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A Bit About How I Write Sermons

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One of my favorite feelings is when the existential urgency of a sermon clicks for me. 

Let me explain what I mean.

So if you go to my speaking schedule on my website, which is https://danielr.net/upcoming, then you’ll see that I have my sermons planned out in advance. But these are typically just sermon titles along with a few ideas I have scribbled in my notebook or stored in the notepad on my phone. There may be a key verse, a few points, and maybe an illustration or two I have in mind when I jot down the title.

Typically, I have a lot of faith in these sermon ideas. I believe in the message, and the content is something I think my congregation needs, and if it isn’t, I have no problem changing the sermon. So while I hold it loosely, I like to get the basics jotted down so that I can keep my eyes open for quotes, passages, and maybe even others who happen to be teaching or writing on the same thing.

But even though I may have a lot of good information and even a decent flow for the sermon, there are times when I don’t have the thing that convinces me that the sermon is absolutely necessary for me to preach and for the congregation to hear. This is the existential urgency. And when I am convinced of it, my sermons flow so much better, I feel better, and I feel like the delivery and energy is better. When I can’t capture the existential urgency, I feel like my sermon falls flat, even though people may still get something out of it.

So let’s get back to the opening line.

One of my favorite feelings is when the existential urgency of a sermon clicks for me. 

This week has been tough. We were out of the office on Monday because it was a federal holiday, and then, after Tuesday morning Bible class, I got a message from daycare because Cayden has another ear infection. This means a few days of fevers and a not-so-playful Cayden. This also means that I need to stay home for a couple of days. And THIS means that I find myself getting my hours in at Waffle House at weird hours of the night.

I came to Waffle House on this particular night to write out my sermon manuscript for this Sunday. I’m not really a sermon manuscript guy, so this is more of a way to improve my writing and provide some extra resources to people like yourself. This particular sermon has been on my mind for several months, so getting it on the page is fairly easy.

But even though I’ve been excited for it and have a couple of pages of notes and thoughts in my notebook, I didn’t have the central idea that gives the sermon its kick. I didn’t have a way to capture the existential urgency. Once I find it, everything else falls into place; I may even end up throwing out a few sections or rearranging a thing or two when this happens.

So I was sitting in Waffle House forcing myself to write out a sermon I’ve already preached in my head dozens of times, when a paragraph came out of nowhere. The more I typed, the more excited I got. A few times I thought, “Am I really going to say this?” But I couldn’t stop writing.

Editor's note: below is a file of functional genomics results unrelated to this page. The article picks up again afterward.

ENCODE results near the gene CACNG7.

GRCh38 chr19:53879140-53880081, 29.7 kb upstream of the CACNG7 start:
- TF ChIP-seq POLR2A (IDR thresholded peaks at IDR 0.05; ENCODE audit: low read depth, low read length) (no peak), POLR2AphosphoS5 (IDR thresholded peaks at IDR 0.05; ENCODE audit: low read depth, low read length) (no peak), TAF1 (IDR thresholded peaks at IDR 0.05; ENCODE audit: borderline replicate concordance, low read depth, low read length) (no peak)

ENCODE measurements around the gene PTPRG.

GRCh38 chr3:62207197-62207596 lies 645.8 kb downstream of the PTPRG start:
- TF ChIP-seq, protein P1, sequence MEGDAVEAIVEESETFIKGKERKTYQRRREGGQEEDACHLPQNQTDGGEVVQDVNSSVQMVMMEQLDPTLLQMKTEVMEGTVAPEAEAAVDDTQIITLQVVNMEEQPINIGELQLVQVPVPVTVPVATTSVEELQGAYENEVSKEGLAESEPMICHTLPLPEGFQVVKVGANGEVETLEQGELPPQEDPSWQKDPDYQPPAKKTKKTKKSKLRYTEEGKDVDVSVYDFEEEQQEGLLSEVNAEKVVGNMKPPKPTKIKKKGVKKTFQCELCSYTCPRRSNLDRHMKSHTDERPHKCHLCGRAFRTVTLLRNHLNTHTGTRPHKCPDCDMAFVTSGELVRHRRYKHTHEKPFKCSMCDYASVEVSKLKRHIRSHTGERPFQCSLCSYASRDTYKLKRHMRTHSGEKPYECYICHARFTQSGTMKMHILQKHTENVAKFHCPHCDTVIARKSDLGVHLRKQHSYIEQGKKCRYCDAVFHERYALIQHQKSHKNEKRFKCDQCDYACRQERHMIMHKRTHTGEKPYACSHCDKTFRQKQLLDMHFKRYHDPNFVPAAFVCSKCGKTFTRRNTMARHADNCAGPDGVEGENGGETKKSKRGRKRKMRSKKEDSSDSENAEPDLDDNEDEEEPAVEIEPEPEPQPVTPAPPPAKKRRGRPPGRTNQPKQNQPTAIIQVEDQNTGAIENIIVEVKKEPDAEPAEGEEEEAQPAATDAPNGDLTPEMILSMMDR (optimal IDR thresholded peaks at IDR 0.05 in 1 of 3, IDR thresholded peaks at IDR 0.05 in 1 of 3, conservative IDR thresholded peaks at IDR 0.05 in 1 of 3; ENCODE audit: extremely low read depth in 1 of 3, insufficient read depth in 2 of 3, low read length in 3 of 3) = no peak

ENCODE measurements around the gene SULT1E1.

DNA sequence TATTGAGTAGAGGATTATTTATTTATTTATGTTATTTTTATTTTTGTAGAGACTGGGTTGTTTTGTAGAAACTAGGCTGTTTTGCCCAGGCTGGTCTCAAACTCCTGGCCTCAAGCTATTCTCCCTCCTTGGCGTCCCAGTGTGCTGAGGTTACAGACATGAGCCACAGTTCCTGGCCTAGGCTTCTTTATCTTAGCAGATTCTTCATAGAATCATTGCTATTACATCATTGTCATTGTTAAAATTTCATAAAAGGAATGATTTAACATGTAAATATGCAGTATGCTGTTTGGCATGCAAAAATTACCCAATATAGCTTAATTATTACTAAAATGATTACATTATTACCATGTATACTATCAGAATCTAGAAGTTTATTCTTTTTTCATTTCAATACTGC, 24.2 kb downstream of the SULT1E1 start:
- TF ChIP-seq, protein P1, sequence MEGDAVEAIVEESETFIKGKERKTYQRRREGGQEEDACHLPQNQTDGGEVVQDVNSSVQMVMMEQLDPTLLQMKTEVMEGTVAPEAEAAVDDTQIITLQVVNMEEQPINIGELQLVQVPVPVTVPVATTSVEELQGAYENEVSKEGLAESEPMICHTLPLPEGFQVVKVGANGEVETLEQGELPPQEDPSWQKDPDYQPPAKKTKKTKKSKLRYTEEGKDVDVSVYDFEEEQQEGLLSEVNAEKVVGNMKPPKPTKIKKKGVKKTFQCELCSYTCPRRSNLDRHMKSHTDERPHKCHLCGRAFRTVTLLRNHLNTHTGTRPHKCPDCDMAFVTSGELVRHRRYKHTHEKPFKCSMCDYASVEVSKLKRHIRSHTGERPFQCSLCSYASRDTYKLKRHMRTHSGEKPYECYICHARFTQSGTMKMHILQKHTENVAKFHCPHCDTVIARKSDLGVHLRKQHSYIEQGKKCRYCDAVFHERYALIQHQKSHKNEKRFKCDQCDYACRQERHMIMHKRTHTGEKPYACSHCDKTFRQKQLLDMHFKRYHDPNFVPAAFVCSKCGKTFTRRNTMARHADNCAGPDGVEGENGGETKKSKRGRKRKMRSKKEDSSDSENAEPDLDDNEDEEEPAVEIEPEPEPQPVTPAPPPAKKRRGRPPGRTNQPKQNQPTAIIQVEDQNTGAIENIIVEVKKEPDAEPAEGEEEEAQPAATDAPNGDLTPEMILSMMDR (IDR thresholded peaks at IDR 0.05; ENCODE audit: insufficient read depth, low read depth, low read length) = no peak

Finally, the paragraph was complete, and I just sat and stared at it for a second, reading over it several times. It just felt right. I felt necessary. After a moment, I went ahead and wrote the rest of the section that seemed to naturally flow from that paragraph, but then I had to stop.

When I find the existential urgency, or when it finds me, sometimes I feel compelled to write the rest of the sermon right there because it flows so naturally into what I’ve already been working on, but other times, like this one, I need to let it roll around in my head for a bit while I bring the other sections of the sermon before it to see how they hold up. I might do this all in my head or think about the key idea as I read over my scribbles. Sometimes the only way to get it out is to preach it out loud.a few times.

This seems like one of those times.

So I’m writing this as I process the shape the sermon is now taking, and I’m enjoying what’s coming to me.

Anyway, there’s a bit about my creative process. Maybe that will help you in some ways.

A Few More Thoughts

There isn’t one single method I use to write sermons. Sometimes, I write out a few key words, an outline, or maybe a passage with different words underlined on my dry erase board in the office.

Sometimes I’ll do a similar thing in my notebook, but it ends up looking more like a spider web with arrows and underlines all over the place.

Then there’s times when I write the sermon in my head and get it all out on paper as quickly as possible in the form of a manuscript.

But there’s also the sermons that refuse to go onto paper. Writing them out or even building a powerpoint just feels wrong, so I just deliver it extemporaneously.

Some sermons are written over the phone with a friend, on a napkin, in the notes on my phone, or while I’m on a walk or on a run. I’ve written some sermons by using my voice memo app to capture my thoughts and then transcribe them later.

The point is that there isn’t a right way to do it. Just go for it, and do what feels right. Sometimes changing the setting will change how it manifests itself. Maybe you’re trying to write the sermon in the wrong place. Some sermons feel like Waffle House sermons while others need to be written after a nice hike. Get creative and let it flow. It’ll find its way.

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